Church life

Church life
photo by Kevin Kalunian


Messiah Baptist Church is one of the oldest and most active African-American churches in Brockton, Massachusetts. From youth programs to financial investment groups, the church finds new ways to engage members across generations.
Community service is the foundation of both the church and the members, a quiet tradition spanning decades.
Journalism students at Stonehill College in Easton, Massachusetts, enrolled in Advanced Newswriting and Reporting taught by Prof. Maureen Boyle in the Spring of 2016, highlighted some of the service programs at Messiah Baptist Church to give the outside community a glimpse of the work church members do. As part of this class project, students used iPads to shoot photos and videos for the stories.
Special thanks to Rev. Michael Walker, pastor of the church, and everyone at Messiah Baptist for their help with the project. Also, thanks to the Community Based Learning program and Prof. Corey Dolgon at Stonehill, the iPad initiative programs sponsored by the college and Information Technology Department, Stonehill librarian Patricia McPherson and student liaison Liam Dacko for their assistance and support.

Service to community and the church

About Me

These stories and videos were written and produced by students at Stonehill College in the Advanced Newswriting and Reporting course, taught by Prof. Maureen Boyle. Students were supplied with iPads for the semester thanks to a technology grant and partnership with the Stonehill technology department. All of the student videos were shot on iPads and edited with the iMovie iPad app.

A Smart Investment

By Paul Maxwell Vitale

           Huge bags of money and sounds of a large amount of pocket change could hopefully become a common sight at Brockton’s Messiah Baptist Church as a mysterious gem lays inside the church known only by its members as the Investment Club.
 Jimmy Thomas (left) & Robert Howard (right) photo by Paul Vitale
Robert Howard and Jimmy Thomas are two of the club’s six members and have helped privately and successfully operate the club for twenty years.
According to Howard, when the club first started, they gave ten percent of profits from a two-year period back to the church. Presently, both men are unsure of the total profits made from the club. “I wouldn’t say millions, but hundreds of thousands would be a reasonable answer,” Howard said.
According to Thomas, the general purpose of the investment club is to make a few dollars on the side. Beneath the purpose’s surface is a heartfelt philosophy identifying the club’s and church’s success.
“Messiah is and always will be deeply rooted in community,” Thomas said. “The club seeks to build each other up physically, emotionally, mentally and spiritually. Together we have the ability to achieve anything.”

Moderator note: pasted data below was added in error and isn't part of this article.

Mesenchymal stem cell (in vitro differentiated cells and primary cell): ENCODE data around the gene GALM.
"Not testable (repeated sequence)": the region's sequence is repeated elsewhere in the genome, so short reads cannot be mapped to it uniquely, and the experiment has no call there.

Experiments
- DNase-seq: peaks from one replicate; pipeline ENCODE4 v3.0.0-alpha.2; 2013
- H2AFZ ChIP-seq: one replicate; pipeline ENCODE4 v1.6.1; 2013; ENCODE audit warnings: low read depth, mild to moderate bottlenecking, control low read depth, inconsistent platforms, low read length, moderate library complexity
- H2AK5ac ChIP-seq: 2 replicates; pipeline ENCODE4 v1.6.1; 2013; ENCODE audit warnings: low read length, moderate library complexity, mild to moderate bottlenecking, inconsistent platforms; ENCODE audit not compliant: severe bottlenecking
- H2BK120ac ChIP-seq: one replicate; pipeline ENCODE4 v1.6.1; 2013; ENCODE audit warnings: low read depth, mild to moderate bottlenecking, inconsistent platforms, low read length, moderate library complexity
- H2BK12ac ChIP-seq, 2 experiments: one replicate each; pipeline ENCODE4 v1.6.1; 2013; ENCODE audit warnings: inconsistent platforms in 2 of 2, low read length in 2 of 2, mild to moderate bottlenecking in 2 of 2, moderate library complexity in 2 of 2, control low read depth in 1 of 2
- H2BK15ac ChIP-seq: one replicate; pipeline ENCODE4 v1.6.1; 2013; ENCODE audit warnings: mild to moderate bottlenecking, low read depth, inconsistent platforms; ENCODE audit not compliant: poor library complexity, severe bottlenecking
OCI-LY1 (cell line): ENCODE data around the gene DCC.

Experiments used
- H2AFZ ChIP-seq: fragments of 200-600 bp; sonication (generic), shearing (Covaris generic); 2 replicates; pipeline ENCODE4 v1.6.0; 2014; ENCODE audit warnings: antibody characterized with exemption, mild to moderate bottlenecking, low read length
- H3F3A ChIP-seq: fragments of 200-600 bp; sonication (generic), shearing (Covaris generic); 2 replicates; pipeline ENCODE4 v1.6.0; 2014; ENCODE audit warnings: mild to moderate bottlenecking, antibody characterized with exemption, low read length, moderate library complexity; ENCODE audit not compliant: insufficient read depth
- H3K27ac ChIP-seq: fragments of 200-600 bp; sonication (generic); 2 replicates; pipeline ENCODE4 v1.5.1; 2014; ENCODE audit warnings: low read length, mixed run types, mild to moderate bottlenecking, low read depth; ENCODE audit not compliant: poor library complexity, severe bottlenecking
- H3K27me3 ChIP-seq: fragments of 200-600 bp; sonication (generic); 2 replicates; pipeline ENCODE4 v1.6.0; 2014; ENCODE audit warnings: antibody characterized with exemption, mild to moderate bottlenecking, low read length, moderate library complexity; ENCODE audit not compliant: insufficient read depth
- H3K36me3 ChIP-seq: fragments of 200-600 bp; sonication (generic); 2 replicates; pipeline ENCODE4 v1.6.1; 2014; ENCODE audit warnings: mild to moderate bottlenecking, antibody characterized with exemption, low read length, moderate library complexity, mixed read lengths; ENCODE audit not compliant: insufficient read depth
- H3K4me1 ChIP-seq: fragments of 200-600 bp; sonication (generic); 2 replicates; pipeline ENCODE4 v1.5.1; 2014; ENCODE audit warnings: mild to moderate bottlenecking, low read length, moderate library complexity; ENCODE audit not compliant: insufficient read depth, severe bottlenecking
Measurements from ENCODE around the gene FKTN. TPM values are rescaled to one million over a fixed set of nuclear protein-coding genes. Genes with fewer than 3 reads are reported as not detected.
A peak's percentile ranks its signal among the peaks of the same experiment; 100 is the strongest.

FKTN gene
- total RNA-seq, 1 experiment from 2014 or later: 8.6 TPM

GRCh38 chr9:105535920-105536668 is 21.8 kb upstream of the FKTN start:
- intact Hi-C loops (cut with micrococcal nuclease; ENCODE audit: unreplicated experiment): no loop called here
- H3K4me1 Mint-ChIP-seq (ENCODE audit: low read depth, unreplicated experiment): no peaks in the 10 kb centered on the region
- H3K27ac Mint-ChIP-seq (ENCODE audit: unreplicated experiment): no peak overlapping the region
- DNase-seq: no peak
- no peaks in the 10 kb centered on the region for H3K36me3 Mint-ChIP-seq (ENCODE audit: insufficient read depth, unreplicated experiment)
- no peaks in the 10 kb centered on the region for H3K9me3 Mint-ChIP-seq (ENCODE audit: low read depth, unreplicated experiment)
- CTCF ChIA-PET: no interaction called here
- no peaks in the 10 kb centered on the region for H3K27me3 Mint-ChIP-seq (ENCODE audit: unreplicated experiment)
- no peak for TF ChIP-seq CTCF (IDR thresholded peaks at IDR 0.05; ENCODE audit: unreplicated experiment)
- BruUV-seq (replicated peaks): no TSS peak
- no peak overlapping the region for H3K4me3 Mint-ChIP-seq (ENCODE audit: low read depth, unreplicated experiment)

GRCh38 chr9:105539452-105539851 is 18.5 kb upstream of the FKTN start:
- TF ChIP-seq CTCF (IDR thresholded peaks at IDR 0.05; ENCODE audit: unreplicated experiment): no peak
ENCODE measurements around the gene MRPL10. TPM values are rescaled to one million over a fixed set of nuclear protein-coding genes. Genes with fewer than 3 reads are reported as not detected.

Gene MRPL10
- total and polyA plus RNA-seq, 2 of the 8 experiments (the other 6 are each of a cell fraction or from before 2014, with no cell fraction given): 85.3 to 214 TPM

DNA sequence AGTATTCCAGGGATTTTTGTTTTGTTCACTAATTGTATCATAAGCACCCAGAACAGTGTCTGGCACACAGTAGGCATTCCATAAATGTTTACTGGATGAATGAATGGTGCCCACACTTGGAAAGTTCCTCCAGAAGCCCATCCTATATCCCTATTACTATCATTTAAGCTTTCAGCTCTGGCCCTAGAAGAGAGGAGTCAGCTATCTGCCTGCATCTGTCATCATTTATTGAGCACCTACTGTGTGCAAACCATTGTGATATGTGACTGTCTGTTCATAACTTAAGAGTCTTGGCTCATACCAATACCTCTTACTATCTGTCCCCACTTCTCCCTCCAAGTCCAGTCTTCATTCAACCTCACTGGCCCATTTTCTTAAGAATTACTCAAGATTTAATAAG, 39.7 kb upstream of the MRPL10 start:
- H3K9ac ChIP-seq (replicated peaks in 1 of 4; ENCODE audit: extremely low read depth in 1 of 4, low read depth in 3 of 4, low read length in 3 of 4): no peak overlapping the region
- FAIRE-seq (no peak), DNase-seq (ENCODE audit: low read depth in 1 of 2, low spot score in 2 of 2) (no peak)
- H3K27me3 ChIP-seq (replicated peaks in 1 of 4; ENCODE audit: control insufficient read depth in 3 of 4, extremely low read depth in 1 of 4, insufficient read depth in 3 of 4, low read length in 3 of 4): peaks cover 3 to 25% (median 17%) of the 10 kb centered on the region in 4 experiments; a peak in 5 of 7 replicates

According to Howard, club meetings consists of the six members providing detailed research of several companies the club should invest in. The gathered research consists of prior success, marketability and may also include the company’s speculated profit margins. The remaining time of the meeting is spent debating within the group and finally coming to a consensus of the company to invest in.
Thomas said  debates never get heated, but they are definitely passionate. “We are not here to fight one another, but we need the best decision for the group,” Thomas said.
Thomas said when all members compromise on a suitable venture, they pool together their money to invest. “We never invest recklessly,” Thomas said. “Although it’s a club, Howard and I always have a clear goal planned before we invest.”
Thomas attributed the club’s financial success to simply the pleasure and utilization of the company. “When we see a company we like, and we frequently use the company’s product, we speculate the success rate of our investment,” Thomas said.
Thomas said the primary goal of the investment club is to sustain an awareness of the market. Additionally, the club remains updated about current investment opportunities. According to Howard, the club’s primary goal better assists them to stay ahead of potential opportunities to increase their profits.
Howard said people constantly ask him after services about joining the club or question his successful choices of investment. “The club’s success is not based on winning and losing,” Thomas said. “We focus on individualized successes within the group and when one member wins, we all win.”
          Currently, the church public are not permitted to become members of the investment club. Although, according to Thomas, the club’s future for outside acceptances seems plausible.
Howard and Thomas said Facebook seems like a formidable acquisition for the near future. However, the group ultimately will decide whether or not to acquire Facebook.
Howard said, the club has most recently purchased shares in Twitter.
Aside from Twitter, Howard and Thomas are also invested many other organizations. Howard and Thomas have also invested in, Micron Technology Inc., Ford Motor Company, Dunkin Donuts and McDonalds.
“Make your money when you’re young, there’s plenty of time to lose your money when you’re old,” Thomas said. 

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